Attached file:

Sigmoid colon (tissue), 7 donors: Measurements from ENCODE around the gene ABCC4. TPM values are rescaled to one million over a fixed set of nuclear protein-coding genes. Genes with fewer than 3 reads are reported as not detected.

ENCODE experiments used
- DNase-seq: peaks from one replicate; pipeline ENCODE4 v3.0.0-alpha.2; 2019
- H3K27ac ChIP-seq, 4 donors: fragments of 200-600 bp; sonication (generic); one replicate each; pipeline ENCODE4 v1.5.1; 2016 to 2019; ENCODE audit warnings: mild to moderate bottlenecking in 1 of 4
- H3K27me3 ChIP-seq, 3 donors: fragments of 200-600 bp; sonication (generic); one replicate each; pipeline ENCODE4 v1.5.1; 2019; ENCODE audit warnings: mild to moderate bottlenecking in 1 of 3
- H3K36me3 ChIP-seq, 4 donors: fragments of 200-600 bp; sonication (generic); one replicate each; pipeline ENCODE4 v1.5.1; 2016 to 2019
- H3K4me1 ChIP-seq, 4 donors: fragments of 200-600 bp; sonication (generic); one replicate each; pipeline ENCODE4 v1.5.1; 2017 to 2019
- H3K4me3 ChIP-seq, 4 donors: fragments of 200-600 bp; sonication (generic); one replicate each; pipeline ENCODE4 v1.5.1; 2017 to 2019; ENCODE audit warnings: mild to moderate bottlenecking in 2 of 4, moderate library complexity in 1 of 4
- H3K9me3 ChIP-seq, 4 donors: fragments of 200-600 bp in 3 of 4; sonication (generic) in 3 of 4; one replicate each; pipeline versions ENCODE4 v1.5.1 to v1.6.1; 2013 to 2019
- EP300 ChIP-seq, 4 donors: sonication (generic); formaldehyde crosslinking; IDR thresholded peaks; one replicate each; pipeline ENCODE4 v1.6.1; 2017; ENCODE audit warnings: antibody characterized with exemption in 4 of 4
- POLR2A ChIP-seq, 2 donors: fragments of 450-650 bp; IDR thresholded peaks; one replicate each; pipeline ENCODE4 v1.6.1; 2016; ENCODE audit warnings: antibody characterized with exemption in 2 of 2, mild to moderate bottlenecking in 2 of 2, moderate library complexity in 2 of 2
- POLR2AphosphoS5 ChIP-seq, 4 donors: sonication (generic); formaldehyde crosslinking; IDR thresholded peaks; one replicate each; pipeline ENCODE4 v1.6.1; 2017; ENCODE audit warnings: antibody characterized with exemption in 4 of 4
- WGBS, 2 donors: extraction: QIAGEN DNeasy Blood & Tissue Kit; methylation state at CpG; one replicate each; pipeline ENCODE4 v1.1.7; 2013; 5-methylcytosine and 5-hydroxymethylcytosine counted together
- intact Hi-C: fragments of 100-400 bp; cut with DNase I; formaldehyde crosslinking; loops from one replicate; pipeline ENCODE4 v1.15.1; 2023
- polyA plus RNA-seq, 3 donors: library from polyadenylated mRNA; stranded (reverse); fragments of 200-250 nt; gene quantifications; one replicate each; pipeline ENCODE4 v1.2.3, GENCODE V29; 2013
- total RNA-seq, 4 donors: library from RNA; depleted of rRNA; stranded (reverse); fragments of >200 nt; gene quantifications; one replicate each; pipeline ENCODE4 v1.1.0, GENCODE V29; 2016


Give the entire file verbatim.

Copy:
Sigmoid colon (tissue), 7 donors: Measurements from ENCODE around the gene ABCC4. TPM values are rescaled to one million over a fixed set of nuclear protein-coding genes. Genes with fewer than 3 reads are reported as not detected.

ENCODE experiments used
- DNase-seq: peaks from one replicate; pipeline ENCODE4 v3.0.0-alpha.2; 2019
- H3K27ac ChIP-seq, 4 donors: fragments of 200-600 bp; sonication (generic); one replicate each; pipeline ENCODE4 v1.5.1; 2016 to 2019; ENCODE audit warnings: mild to moderate bottlenecking in 1 of 4
- H3K27me3 ChIP-seq, 3 donors: fragments of 200-600 bp; sonication (generic); one replicate each; pipeline ENCODE4 v1.5.1; 2019; ENCODE audit warnings: mild to moderate bottlenecking in 1 of 3
- H3K36me3 ChIP-seq, 4 donors: fragments of 200-600 bp; sonication (generic); one replicate each; pipeline ENCODE4 v1.5.1; 2016 to 2019
- H3K4me1 ChIP-seq, 4 donors: fragments of 200-600 bp; sonication (generic); one replicate each; pipeline ENCODE4 v1.5.1; 2017 to 2019
- H3K4me3 ChIP-seq, 4 donors: fragments of 200-600 bp; sonication (generic); one replicate each; pipeline ENCODE4 v1.5.1; 2017 to 2019; ENCODE audit warnings: mild to moderate bottlenecking in 2 of 4, moderate library complexity in 1 of 4
- H3K9me3 ChIP-seq, 4 donors: fragments of 200-600 bp in 3 of 4; sonication (generic) in 3 of 4; one replicate each; pipeline versions ENCODE4 v1.5.1 to v1.6.1; 2013 to 2019
- EP300 ChIP-seq, 4 donors: sonication (generic); formaldehyde crosslinking; IDR thresholded peaks; one replicate each; pipeline ENCODE4 v1.6.1; 2017; ENCODE audit warnings: antibody characterized with exemption in 4 of 4
- POLR2A ChIP-seq, 2 donors: fragments of 450-650 bp; IDR thresholded peaks; one replicate each; pipeline ENCODE4 v1.6.1; 2016; ENCODE audit warnings: antibody characterized with exemption in 2 of 2, mild to moderate bottlenecking in 2 of 2, moderate library complexity in 2 of 2
- POLR2AphosphoS5 ChIP-seq, 4 donors: sonication (generic); formaldehyde crosslinking; IDR thresholded peaks; one replicate each; pipeline ENCODE4 v1.6.1; 2017; ENCODE audit warnings: antibody characterized with exemption in 4 of 4
- WGBS, 2 donors: extraction: QIAGEN DNeasy Blood & Tissue Kit; methylation state at CpG; one replicate each; pipeline ENCODE4 v1.1.7; 2013; 5-methylcytosine and 5-hydroxymethylcytosine counted together
- intact Hi-C: fragments of 100-400 bp; cut with DNase I; formaldehyde crosslinking; loops from one replicate; pipeline ENCODE4 v1.15.1; 2023
- polyA plus RNA-seq, 3 donors: library from polyadenylated mRNA; stranded (reverse); fragments of 200-250 nt; gene quantifications; one replicate each; pipeline ENCODE4 v1.2.3, GENCODE V29; 2013
- total RNA-seq, 4 donors: library from RNA; depleted of rRNA; stranded (reverse); fragments of >200 nt; gene quantifications; one replicate each; pipeline ENCODE4 v1.1.0, GENCODE V29; 2016